March 19, 2013
Greetings, ‘yall! Sorry, just got back from a week in the south… I have an exciting wine to tell you about, Haut Marin Gros Manseng from the Côtes de Gascogne region in the south west of France (just below Bordeaux). Part of what makes this wine so exciting is the fact that I found it and confirmed its existence! My father found this wine at a little botique market, The Golden Goose, near his office downtown. He raved about it and told me he was trying to buy it by the case but that his “wine guy” kept coming up short. He told me the name of the wine, Haut Mansin, and I had never heard of it. Then he told me the varietal, Gros Manseng, and I had never heard of that, either! I was beginning to think Dad was confused or just making things up, but then we walked into a little store in Hilton Head on our way to my sister’s house and low and behold there was a case of Haut Marin Gros Manseng on display right at the front of the store! We started chatting with the owner (who was from Andover of all places, small world!) and he said that the people in the development near the store (Moss Creek, a super exclusive golf and tennis community) LOVED it and bought it by the case all the time. He also explained that the distributor in Charleston, SC, was having trouble importing it and it was causing shortages all over the country, which explains why my Dad’s guy in Boston couldn’t track it down. But on to the important stuff…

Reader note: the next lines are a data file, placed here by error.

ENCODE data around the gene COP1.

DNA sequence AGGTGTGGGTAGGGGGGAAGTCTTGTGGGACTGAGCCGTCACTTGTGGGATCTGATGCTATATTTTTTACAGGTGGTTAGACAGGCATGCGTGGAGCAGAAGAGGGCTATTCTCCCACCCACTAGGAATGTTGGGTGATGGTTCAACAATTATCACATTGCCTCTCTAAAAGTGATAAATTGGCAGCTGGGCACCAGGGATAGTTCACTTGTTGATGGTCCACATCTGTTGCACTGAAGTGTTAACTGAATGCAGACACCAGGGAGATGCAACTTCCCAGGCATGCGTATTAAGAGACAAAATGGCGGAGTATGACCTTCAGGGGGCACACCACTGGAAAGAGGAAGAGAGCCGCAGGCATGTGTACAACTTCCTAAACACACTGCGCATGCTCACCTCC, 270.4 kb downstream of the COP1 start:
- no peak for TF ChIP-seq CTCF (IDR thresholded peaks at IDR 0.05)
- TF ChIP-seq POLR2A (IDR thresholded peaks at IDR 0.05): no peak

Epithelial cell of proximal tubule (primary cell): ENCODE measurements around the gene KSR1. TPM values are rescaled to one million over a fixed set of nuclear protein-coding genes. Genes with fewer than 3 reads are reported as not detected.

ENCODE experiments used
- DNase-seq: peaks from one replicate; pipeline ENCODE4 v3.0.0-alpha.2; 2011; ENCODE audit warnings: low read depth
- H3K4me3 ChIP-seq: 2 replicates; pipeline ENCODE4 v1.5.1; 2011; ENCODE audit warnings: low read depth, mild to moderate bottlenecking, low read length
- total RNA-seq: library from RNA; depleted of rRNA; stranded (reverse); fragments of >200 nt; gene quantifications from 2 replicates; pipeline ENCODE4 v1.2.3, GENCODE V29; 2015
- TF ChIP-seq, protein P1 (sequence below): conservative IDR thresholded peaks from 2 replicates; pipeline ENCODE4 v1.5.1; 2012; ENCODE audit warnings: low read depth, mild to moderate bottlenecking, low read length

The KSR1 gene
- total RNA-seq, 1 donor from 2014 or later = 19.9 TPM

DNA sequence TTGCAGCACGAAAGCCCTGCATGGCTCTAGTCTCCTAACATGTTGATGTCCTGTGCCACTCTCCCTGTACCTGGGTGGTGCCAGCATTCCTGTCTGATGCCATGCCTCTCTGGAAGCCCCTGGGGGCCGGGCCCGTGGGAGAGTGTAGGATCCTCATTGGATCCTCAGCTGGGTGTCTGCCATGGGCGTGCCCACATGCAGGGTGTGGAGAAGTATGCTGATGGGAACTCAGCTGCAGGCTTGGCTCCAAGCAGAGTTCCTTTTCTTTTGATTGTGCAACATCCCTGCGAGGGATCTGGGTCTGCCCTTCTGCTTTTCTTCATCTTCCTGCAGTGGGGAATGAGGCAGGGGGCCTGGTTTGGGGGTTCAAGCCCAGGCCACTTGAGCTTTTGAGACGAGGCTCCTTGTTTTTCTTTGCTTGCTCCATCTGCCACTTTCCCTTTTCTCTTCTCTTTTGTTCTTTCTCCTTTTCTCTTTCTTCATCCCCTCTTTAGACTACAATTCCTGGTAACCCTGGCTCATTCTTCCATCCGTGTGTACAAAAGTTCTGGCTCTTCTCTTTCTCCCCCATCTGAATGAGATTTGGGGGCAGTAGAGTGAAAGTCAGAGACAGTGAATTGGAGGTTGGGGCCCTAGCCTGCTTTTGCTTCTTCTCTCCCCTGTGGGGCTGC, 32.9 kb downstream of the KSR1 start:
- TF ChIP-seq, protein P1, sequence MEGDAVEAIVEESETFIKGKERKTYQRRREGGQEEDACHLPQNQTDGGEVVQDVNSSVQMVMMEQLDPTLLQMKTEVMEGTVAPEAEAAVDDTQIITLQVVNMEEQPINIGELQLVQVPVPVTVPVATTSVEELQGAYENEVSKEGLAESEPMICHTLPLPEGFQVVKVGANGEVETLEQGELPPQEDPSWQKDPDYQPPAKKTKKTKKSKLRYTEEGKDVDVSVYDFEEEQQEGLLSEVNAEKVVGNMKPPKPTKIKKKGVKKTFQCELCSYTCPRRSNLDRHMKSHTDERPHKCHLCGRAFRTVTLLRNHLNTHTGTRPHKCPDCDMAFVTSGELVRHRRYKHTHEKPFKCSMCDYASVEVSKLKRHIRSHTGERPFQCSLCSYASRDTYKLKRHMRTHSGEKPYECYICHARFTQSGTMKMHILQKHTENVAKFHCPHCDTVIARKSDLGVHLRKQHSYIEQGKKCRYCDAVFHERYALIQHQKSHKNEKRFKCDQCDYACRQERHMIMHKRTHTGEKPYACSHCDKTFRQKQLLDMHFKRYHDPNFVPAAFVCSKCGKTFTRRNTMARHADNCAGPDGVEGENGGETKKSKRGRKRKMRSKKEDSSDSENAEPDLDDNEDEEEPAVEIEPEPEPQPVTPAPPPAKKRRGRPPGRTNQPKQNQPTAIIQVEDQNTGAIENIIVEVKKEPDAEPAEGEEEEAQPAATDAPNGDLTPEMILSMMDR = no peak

What, you may ask, is Gros Manseng? Well, it is a white varietal very similar to Sauvignon Blanc in my opinion. Light and citrusy with a hint of sweet peach, lovely for a warm South Carolina afternoon on the porch swing. Also a great vacation wine because it is a screw top, in case you forgot your wine pull. Had I tasted this wine blindly I would have picked it for a Sauv Blanc for sure. It is my first and only exposure to the varietal but I would absolutely try it again. Haut Marin produced a great Gros Manseng for sure and I would recommend the bottle, if, that is, you can track it down! Please forgive the image above, I did not snap one with my own camera and when I tried to find a Gros Manseng label I came up short, so the label is from another Haut Marin white. At least you can see the style of the label so you know what to look for…